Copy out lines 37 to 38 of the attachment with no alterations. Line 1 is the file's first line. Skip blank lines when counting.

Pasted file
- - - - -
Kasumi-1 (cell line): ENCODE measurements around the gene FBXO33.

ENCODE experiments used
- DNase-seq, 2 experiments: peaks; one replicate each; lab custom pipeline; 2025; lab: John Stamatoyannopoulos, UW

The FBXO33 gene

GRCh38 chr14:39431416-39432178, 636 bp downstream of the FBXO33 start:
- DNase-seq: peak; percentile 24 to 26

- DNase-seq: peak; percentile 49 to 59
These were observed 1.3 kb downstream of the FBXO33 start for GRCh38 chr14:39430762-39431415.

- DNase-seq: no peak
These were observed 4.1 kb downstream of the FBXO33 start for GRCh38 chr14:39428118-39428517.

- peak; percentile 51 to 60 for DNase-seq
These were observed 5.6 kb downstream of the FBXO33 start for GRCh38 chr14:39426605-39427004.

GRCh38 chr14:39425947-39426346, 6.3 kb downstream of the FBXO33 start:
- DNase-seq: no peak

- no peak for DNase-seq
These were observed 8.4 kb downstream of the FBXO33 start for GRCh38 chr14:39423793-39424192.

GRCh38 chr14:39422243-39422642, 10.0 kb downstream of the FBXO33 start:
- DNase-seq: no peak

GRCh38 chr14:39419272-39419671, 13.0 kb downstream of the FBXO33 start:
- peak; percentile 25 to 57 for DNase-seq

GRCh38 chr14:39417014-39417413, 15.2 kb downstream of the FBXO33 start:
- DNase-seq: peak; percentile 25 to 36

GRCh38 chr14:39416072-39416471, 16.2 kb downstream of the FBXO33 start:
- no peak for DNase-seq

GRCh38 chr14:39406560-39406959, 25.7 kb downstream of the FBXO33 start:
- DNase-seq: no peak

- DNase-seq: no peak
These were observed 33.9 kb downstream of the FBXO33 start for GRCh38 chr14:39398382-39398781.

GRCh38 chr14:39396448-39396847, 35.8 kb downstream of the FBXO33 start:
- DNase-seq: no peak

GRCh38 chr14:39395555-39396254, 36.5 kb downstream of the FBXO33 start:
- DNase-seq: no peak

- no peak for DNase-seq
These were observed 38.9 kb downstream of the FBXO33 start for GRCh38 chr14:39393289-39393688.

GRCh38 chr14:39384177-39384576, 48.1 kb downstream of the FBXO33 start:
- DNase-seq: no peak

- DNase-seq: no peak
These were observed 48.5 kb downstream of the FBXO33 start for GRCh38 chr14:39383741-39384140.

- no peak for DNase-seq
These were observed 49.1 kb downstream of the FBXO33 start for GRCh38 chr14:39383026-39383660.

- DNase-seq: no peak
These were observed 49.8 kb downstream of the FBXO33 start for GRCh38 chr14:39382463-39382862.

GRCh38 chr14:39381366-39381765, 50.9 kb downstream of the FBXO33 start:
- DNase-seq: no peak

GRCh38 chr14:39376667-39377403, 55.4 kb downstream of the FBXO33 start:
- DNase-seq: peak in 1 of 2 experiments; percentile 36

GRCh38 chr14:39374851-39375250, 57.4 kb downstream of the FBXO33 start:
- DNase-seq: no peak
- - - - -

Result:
- DNase-seq: no peak
These were observed 48.5 kb downstream of the FBXO33 start for GRCh38 chr14:39383741-39384140.